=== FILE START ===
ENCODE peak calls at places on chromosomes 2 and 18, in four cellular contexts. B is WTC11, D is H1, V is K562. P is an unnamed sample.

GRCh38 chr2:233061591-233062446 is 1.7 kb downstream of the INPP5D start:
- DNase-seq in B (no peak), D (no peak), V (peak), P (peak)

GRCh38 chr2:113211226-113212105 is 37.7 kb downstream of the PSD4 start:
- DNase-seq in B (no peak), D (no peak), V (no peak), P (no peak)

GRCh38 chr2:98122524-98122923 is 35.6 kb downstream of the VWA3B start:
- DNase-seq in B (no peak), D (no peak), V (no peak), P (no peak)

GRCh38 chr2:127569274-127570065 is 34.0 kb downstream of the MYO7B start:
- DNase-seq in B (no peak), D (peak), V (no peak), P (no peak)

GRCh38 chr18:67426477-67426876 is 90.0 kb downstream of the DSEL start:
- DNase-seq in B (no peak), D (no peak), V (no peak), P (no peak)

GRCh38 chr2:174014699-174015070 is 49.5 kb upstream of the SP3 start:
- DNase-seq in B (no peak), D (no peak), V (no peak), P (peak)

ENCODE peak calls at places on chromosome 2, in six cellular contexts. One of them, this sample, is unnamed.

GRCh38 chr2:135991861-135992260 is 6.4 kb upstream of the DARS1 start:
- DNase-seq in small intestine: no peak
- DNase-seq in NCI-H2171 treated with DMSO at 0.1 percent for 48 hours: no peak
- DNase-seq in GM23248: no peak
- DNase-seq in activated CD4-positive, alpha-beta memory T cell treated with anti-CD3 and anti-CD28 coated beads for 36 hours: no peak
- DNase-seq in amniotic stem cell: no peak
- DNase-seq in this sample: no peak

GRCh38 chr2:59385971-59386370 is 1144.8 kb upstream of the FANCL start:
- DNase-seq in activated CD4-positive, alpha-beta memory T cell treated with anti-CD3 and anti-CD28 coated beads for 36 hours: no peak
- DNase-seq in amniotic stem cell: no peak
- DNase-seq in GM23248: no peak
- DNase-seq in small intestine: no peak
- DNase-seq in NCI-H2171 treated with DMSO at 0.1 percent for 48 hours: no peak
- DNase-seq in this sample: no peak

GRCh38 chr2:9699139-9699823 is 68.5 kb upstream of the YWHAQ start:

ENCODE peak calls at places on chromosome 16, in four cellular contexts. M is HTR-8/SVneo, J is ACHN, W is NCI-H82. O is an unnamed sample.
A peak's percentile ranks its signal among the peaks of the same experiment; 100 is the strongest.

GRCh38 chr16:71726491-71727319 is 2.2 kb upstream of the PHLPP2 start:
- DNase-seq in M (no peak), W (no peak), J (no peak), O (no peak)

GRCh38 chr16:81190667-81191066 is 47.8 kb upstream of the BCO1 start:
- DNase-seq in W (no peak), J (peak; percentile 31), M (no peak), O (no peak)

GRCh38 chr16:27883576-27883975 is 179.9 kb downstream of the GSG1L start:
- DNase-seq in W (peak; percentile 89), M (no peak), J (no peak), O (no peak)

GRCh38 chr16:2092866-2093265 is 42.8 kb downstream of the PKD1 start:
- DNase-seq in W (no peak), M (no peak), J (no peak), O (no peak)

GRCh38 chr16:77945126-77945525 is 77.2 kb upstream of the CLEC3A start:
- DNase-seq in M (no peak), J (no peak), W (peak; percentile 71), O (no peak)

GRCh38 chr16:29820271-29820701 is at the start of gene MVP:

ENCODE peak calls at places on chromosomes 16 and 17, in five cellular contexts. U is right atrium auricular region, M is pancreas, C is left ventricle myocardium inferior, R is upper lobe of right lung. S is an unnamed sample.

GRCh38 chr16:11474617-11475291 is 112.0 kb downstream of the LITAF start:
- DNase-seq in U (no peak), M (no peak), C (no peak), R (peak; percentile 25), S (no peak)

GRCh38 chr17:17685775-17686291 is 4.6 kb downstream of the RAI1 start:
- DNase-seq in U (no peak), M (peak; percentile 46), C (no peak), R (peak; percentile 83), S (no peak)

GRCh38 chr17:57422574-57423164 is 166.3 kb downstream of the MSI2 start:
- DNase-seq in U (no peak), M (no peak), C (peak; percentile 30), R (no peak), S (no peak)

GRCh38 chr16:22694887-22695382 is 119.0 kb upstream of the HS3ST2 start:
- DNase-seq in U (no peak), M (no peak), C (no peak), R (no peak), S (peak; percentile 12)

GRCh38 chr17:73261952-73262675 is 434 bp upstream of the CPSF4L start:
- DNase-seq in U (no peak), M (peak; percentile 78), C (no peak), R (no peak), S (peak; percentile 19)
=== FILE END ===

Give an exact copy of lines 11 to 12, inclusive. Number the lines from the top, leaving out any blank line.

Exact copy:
- DNase-seq in B (no peak), D (no peak), V (no peak), P (no peak)

GRCh38 chr2:174014699-174015070 is 49.5 kb upstream of the SP3 start: